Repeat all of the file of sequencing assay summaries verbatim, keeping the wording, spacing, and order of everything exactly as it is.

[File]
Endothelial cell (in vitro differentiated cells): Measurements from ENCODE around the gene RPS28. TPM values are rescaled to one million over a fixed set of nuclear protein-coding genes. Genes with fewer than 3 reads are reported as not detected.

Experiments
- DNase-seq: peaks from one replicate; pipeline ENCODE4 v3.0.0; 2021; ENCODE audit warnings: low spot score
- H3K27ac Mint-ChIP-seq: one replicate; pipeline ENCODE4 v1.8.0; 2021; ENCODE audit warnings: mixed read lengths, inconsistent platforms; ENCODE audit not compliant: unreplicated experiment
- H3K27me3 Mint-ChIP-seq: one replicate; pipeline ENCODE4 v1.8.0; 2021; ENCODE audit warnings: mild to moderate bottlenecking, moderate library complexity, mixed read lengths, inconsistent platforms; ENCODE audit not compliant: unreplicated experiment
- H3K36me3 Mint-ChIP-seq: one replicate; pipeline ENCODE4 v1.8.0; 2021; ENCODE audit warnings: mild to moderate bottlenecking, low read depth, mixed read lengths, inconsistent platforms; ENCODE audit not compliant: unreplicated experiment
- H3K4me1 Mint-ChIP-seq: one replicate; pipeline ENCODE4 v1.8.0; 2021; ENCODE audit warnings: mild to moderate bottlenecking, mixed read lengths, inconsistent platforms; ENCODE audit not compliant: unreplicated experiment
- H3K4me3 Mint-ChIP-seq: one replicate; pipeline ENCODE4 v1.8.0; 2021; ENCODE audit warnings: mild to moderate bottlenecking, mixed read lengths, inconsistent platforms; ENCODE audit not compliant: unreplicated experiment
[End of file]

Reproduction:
Endothelial cell (in vitro differentiated cells): Measurements from ENCODE around the gene RPS28. TPM values are rescaled to one million over a fixed set of nuclear protein-coding genes. Genes with fewer than 3 reads are reported as not detected.

Experiments
- DNase-seq: peaks from one replicate; pipeline ENCODE4 v3.0.0; 2021; ENCODE audit warnings: low spot score
- H3K27ac Mint-ChIP-seq: one replicate; pipeline ENCODE4 v1.8.0; 2021; ENCODE audit warnings: mixed read lengths, inconsistent platforms; ENCODE audit not compliant: unreplicated experiment
- H3K27me3 Mint-ChIP-seq: one replicate; pipeline ENCODE4 v1.8.0; 2021; ENCODE audit warnings: mild to moderate bottlenecking, moderate library complexity, mixed read lengths, inconsistent platforms; ENCODE audit not compliant: unreplicated experiment
- H3K36me3 Mint-ChIP-seq: one replicate; pipeline ENCODE4 v1.8.0; 2021; ENCODE audit warnings: mild to moderate bottlenecking, low read depth, mixed read lengths, inconsistent platforms; ENCODE audit not compliant: unreplicated experiment
- H3K4me1 Mint-ChIP-seq: one replicate; pipeline ENCODE4 v1.8.0; 2021; ENCODE audit warnings: mild to moderate bottlenecking, mixed read lengths, inconsistent platforms; ENCODE audit not compliant: unreplicated experiment
- H3K4me3 Mint-ChIP-seq: one replicate; pipeline ENCODE4 v1.8.0; 2021; ENCODE audit warnings: mild to moderate bottlenecking, mixed read lengths, inconsistent platforms; ENCODE audit not compliant: unreplicated experiment